Edited by Scott O. Farrow and Richard Zerbe, Jr.
Chapter 3: Principles and standards for benefit–cost analysis of public health preparedness and pandemic mitigation programs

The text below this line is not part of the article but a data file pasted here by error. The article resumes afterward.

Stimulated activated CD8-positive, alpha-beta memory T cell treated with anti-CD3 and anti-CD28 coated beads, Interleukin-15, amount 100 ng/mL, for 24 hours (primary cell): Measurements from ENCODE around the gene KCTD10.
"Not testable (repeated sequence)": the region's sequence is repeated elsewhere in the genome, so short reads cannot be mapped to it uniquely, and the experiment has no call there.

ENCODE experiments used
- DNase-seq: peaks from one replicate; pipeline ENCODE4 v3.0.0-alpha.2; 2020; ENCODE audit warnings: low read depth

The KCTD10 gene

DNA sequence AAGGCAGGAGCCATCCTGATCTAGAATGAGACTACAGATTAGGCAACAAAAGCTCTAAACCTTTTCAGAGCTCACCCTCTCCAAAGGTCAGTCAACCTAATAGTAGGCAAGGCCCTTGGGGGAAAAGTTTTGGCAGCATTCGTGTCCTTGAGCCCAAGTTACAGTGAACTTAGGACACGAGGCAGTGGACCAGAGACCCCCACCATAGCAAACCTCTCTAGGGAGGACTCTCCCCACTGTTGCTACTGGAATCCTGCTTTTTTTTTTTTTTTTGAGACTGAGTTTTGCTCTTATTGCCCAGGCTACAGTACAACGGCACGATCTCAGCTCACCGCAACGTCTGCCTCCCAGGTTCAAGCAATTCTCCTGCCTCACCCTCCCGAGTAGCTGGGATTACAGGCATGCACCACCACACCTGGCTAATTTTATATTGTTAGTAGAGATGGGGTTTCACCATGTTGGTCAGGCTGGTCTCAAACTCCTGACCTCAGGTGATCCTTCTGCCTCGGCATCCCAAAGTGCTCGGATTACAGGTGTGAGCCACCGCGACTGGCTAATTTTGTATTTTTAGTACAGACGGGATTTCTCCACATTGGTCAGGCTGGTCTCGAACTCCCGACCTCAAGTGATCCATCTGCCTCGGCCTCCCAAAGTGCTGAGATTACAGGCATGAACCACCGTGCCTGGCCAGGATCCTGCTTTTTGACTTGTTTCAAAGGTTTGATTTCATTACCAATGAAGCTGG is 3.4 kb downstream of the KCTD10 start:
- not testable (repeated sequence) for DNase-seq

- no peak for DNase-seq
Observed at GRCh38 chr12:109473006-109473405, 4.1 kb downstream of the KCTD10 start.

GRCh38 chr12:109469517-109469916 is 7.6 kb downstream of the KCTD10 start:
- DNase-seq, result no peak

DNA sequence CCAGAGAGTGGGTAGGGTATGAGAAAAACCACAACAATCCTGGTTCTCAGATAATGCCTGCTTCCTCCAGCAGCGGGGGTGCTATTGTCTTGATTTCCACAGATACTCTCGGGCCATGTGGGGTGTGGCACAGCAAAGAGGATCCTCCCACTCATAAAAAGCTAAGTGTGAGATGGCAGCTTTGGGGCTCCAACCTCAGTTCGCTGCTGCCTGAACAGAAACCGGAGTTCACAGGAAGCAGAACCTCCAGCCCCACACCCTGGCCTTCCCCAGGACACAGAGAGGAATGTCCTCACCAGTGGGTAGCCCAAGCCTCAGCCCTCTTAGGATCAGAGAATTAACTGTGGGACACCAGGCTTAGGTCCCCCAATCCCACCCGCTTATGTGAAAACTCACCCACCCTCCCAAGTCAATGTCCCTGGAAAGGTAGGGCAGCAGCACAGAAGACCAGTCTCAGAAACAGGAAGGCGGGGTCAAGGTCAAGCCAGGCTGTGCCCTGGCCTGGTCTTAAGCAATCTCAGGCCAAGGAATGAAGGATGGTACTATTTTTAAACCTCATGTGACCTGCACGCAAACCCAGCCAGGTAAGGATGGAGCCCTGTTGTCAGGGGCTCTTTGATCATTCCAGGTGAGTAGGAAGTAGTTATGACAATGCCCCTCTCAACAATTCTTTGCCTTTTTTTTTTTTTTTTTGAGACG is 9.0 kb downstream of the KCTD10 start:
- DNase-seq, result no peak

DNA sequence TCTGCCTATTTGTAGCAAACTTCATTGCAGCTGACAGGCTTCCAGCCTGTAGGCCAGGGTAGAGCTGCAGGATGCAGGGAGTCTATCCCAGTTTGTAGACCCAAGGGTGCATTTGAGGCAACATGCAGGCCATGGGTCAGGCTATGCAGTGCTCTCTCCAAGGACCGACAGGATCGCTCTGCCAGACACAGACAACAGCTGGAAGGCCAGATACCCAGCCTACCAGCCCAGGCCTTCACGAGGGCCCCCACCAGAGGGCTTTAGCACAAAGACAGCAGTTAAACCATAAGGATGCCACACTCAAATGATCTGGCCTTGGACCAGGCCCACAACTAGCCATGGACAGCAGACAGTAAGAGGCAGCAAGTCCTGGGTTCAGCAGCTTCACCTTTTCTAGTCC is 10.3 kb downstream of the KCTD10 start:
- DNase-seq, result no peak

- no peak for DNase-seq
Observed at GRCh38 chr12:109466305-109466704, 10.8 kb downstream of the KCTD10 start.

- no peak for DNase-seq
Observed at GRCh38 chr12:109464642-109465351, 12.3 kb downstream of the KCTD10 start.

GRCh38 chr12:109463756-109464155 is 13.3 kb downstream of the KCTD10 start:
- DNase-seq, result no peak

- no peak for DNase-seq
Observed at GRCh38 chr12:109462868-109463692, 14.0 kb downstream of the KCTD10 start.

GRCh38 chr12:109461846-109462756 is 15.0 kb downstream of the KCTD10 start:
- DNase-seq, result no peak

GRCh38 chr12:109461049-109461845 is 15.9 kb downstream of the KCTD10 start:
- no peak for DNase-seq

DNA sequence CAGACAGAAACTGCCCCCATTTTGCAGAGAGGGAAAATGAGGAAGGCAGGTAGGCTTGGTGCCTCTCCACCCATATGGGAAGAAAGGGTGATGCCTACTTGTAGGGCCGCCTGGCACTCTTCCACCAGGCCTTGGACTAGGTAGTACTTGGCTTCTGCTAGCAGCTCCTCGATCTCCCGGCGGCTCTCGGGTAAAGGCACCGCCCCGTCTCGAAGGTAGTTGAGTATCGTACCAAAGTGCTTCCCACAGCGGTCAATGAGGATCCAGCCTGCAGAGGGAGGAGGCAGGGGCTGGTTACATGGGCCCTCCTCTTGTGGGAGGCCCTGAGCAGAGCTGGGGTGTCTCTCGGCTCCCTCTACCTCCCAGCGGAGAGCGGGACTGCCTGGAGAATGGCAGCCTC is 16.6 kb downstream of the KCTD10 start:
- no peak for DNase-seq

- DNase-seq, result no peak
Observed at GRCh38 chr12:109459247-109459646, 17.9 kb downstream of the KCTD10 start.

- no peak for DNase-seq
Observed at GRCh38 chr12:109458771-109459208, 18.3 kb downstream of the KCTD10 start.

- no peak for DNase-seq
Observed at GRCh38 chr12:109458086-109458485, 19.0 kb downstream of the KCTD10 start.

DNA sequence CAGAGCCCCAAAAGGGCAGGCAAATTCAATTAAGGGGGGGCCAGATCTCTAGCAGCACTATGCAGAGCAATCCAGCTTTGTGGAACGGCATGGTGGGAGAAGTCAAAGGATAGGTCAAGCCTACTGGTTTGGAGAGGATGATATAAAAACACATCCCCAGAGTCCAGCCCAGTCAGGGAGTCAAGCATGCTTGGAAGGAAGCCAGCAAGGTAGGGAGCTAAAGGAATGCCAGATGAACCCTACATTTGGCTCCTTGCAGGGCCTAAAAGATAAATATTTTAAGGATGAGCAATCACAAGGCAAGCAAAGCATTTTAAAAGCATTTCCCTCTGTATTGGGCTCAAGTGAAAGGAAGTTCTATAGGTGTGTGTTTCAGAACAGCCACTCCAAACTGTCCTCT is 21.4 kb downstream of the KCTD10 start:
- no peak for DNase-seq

In the spring of 2009, the world saw the outbreak of a new strain of influenza virus (H1N1). Although earlier interest had been focused on the possibility of strains of avian (H5N1) influenza coming from Asia, the H1N1 strain had jumped carriers from pigs to humans, and was first detected in Mexico. Known as H1N1 or “swine flu,” it quickly spread around the world. The World Health Organization (WHO) declared the outbreak a Phase 6 pandemic (the highest alert level) on 11 June 2009. As of late February 2010, H1N1 caused 16 200 deaths in 213 countries. The US Centers for Disease Control estimates that there were 41–84 million cases in the USA, 183 000–378 000 hospitalizations, and 8330–17 160 deaths attributable to H1N1. Nevertheless, the disease was milder than initially feared, and during much of 2009 attention among citizens and public officials was focused intensely on preparations for the pandemic.
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